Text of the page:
Similarly, there are meagre comprehensive and official data regarding queer asylum, although the Organization for Refuge, Asylum and Migration (ORAM) estimates that fewer than 2,500 LGBT people per year are granted asylum or refugee protection based on their sexual orientation or gender identity, while more than 175 million LGBT people live under conditions of peril and violence (Grungras, 2014). In spite of the lack of exhaustive data, the US and the EU are identified as major recipients of LGBT asylum seekers from the Global South. A report from the Williams Institute of the University of California, Los Angeles calculates that between 2012 and 2017 there were 11,400 applications for asylum in the US from people from 84 different countries  on the basis of being LGBT, with at least 4,385 fear claims leading to interviews, of which 98.4% resulted in positive determinations (Shaw et al, 2021). In contrast, in the UK, a Stonewall report notes that around 99% of gay and lesbian asylum seekers had been refused protection in 2010 and had been deported to countries like Uganda (Bachmann, 2016, p 7). In the EU, according to a European Union Agency for Fundamental Rights (FRA, 2017) report, none of the member states provided data on asylum seekers based on sexual orientation and gender identity but researchers estimate that the numbers could be significant because of the arrival of migrants from countries with anti-LGBT legislation, such as Libya, Nigeria, Gambia, Senegal, Eritrea, Guinea, Ghana, Bangladesh and Pakistan (Zappula, 2018). Countries in the Global South have also been identified as receivers of queer asylum seekers; they include Mexico, Argentina, Turkey, Kenya, South Africa and Thailand (Yarwood et al, 2022). 

2 Sexuality in migration studies 

Migration studies used to be constrained by two research approaches that neglected sexuality: an economics and sociology perspective focused on costs and benefits, and on the working lives of migrants; and an anthropology and cultural studies angle addressing sociocultural positionality and identity (Mai & King, 2009, p 297). During the early stages of migration studies, the literature used to analyse migration solely from a heterocentric and gender-blind perspective centered on the male migrant who moves for economic reasons (Pereira, 2021). Therefore, migration scholars did not discuss sexual difference, assuming de facto that the ‘typical migrant’ is a cisgender and heterosexual male (Mole, 2018, p 1). Even after the emergence of gendered and feminist perspectives, the mainstream literature tended to portray migrants as “asexual accumulators of capital” primarily driven by a “rational commitment to material betterment” without acknowledging the role sexuality plays in the push, transit and reception of migrants (Ahmad, 2016, p 3).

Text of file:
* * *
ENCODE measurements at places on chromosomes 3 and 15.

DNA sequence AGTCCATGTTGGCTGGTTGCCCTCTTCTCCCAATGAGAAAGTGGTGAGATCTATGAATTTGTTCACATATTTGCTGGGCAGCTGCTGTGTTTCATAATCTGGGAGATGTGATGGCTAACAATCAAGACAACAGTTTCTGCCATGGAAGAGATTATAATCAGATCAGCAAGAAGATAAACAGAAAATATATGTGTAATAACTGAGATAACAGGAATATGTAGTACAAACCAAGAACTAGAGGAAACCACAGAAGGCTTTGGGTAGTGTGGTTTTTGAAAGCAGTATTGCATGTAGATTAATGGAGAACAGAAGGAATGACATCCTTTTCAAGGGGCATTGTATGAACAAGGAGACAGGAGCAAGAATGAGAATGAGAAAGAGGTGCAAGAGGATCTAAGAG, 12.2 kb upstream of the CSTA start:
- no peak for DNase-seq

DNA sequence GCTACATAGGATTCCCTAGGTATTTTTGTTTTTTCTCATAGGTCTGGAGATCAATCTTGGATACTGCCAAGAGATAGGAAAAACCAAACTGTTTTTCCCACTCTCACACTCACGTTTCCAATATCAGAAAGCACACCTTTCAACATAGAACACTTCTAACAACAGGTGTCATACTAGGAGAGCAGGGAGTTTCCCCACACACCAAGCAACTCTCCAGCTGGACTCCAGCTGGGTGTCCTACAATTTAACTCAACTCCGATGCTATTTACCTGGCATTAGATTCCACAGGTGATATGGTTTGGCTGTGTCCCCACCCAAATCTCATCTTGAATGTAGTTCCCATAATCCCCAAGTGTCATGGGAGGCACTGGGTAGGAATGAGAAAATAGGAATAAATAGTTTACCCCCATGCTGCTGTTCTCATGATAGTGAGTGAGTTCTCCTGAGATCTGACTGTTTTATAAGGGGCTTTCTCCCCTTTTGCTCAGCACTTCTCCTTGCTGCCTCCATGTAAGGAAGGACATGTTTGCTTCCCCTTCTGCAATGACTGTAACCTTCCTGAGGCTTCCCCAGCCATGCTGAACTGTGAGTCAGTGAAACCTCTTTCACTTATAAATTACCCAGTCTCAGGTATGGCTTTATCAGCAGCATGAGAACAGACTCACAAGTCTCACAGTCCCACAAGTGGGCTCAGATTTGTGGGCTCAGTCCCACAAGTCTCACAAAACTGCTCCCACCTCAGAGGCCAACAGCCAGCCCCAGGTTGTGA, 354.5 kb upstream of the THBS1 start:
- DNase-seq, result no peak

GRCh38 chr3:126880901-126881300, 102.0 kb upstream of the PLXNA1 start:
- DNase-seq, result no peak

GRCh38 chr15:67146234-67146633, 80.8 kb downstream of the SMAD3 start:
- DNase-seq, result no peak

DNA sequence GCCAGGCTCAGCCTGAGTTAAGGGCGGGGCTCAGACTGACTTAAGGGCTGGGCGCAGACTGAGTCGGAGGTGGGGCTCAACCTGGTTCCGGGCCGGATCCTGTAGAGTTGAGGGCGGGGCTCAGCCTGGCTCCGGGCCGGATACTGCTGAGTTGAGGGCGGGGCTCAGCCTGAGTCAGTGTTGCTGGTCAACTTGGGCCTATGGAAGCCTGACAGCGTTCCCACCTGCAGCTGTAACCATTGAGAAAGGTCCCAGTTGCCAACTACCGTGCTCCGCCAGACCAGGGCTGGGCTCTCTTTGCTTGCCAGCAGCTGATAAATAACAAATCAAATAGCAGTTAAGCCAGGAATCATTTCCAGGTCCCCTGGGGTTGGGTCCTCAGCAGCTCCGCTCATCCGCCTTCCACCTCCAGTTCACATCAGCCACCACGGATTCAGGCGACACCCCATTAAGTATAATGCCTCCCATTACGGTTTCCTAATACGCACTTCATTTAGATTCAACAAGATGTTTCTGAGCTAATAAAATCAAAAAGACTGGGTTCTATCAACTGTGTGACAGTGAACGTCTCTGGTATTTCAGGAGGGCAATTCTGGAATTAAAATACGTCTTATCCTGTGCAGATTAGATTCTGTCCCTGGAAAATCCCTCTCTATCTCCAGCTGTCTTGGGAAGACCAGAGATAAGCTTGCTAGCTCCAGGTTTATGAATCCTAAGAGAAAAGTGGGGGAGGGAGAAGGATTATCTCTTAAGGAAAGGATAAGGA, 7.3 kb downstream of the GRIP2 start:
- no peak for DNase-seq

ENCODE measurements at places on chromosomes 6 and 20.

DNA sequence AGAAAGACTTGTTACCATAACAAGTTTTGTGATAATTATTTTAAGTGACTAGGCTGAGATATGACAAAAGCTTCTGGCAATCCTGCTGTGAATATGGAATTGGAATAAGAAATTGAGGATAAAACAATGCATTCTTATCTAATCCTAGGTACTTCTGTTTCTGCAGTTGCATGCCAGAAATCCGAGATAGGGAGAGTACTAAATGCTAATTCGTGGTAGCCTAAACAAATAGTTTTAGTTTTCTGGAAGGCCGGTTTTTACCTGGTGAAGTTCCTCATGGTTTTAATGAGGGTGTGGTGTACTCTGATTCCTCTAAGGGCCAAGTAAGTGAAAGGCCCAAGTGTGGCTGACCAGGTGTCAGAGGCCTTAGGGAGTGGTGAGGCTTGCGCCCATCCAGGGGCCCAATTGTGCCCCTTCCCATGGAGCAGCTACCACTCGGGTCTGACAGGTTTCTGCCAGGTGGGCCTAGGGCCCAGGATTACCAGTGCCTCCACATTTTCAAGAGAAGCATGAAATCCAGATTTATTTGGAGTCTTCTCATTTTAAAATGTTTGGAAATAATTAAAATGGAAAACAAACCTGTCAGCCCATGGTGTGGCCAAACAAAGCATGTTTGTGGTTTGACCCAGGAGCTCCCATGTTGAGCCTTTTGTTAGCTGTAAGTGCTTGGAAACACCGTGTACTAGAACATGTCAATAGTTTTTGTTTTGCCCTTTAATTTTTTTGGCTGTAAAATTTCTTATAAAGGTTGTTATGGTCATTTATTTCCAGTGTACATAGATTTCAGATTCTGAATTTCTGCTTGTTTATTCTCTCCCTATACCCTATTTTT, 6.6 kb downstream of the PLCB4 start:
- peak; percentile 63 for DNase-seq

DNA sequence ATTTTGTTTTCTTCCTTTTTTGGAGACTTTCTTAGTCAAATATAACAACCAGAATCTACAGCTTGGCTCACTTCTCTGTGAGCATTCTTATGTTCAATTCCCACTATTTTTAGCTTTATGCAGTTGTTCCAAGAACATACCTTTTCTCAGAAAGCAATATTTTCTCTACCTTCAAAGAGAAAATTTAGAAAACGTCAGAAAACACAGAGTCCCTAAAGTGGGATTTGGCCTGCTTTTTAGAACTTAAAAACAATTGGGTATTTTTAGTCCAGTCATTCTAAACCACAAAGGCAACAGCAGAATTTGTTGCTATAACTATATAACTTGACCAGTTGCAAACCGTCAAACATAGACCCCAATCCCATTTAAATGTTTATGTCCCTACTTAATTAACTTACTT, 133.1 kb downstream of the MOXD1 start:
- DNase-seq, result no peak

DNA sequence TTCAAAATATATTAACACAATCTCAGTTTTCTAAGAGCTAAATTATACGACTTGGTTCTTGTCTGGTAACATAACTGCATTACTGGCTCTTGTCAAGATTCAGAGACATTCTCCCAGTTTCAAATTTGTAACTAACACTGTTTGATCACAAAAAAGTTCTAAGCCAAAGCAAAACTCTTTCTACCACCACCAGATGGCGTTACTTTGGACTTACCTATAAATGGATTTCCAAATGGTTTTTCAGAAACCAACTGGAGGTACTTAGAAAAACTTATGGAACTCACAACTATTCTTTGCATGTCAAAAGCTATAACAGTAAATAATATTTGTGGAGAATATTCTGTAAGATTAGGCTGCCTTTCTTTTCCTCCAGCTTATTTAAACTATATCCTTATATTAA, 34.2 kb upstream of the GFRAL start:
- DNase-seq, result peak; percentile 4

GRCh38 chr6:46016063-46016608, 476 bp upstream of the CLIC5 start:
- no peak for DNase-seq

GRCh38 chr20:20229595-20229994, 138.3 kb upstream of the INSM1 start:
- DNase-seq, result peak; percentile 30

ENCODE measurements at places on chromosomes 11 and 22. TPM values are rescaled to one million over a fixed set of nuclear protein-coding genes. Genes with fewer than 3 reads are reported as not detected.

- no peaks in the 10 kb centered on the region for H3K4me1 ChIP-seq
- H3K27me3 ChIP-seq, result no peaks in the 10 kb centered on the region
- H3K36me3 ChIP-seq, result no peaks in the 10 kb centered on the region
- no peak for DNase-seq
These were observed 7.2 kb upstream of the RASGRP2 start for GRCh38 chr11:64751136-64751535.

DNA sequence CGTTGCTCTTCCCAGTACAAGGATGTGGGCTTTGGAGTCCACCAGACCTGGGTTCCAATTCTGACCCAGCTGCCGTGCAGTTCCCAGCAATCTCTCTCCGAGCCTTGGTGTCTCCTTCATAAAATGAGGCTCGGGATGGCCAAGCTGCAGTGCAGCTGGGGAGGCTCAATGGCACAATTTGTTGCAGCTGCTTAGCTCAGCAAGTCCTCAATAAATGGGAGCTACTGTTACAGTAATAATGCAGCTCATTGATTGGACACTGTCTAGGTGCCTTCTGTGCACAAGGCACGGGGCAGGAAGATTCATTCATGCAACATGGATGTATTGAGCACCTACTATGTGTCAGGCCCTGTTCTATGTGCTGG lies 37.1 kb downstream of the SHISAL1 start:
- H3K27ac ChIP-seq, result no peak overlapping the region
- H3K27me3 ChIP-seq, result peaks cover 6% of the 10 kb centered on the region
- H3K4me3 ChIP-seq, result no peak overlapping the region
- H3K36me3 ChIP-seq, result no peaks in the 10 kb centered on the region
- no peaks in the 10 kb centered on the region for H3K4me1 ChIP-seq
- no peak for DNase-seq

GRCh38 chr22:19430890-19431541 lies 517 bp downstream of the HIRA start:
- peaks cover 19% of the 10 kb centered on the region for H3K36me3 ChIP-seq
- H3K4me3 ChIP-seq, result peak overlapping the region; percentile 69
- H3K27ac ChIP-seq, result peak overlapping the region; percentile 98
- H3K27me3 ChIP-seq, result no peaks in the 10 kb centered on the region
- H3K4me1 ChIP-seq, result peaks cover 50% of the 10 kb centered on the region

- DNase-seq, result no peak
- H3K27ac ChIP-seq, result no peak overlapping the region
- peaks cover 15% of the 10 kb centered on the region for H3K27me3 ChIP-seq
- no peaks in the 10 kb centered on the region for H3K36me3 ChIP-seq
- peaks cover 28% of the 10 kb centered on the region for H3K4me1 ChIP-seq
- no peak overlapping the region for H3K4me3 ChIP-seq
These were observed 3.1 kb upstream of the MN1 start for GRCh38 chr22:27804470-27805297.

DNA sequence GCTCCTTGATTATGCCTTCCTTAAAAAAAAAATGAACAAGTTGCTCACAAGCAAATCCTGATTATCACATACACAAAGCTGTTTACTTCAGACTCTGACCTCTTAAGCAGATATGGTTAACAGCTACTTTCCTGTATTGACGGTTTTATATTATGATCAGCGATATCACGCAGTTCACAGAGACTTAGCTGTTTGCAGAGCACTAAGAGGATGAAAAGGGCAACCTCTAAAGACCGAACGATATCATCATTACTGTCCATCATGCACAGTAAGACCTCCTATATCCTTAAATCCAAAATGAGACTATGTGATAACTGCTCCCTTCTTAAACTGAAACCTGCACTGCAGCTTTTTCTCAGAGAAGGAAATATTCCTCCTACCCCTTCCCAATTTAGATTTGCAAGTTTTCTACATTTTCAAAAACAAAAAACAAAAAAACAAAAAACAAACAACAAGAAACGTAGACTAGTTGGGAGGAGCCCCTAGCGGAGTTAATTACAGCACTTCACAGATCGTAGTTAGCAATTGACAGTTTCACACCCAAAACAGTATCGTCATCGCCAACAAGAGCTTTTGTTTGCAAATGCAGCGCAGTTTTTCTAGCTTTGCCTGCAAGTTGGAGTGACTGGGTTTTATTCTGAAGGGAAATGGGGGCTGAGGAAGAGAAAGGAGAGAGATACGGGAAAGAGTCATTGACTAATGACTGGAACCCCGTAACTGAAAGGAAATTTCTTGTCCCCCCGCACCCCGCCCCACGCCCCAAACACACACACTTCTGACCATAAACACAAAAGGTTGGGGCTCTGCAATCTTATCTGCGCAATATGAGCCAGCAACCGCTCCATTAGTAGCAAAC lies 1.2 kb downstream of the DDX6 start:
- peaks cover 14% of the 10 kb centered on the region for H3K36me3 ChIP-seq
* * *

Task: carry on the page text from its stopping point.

The field has evolved in the past few decades. Historian Nancy Green (2020) identifies the focus on sexuality as a “fourth age” of migration studies, which emerged at the beginning of the 2000s, after previous stages centered on male workers (1960s–70s), migrant women (1970s–80s), and then on a more thorough perspective on gender. In her view, the interest in sexuality arose because of policies that criminalised migrants’ sexualities, particularly prostitution and homosexuality, or as a result of researchers' realisation of how migration represented sexual liberation for some people. Manalansan (2006, p 226) argues that the analysis of sexuality in migration surfaced in the 1990s as a result of two main phenomena: the rise of the AIDS pandemic, which also catalysed the sociological study of sexuality in general, and the consolidation of feminist intellectual perspectives, race and ethnic studies, and queer studies. Both these events awoke interest in studying the sexual practices and sexual identities of migrants.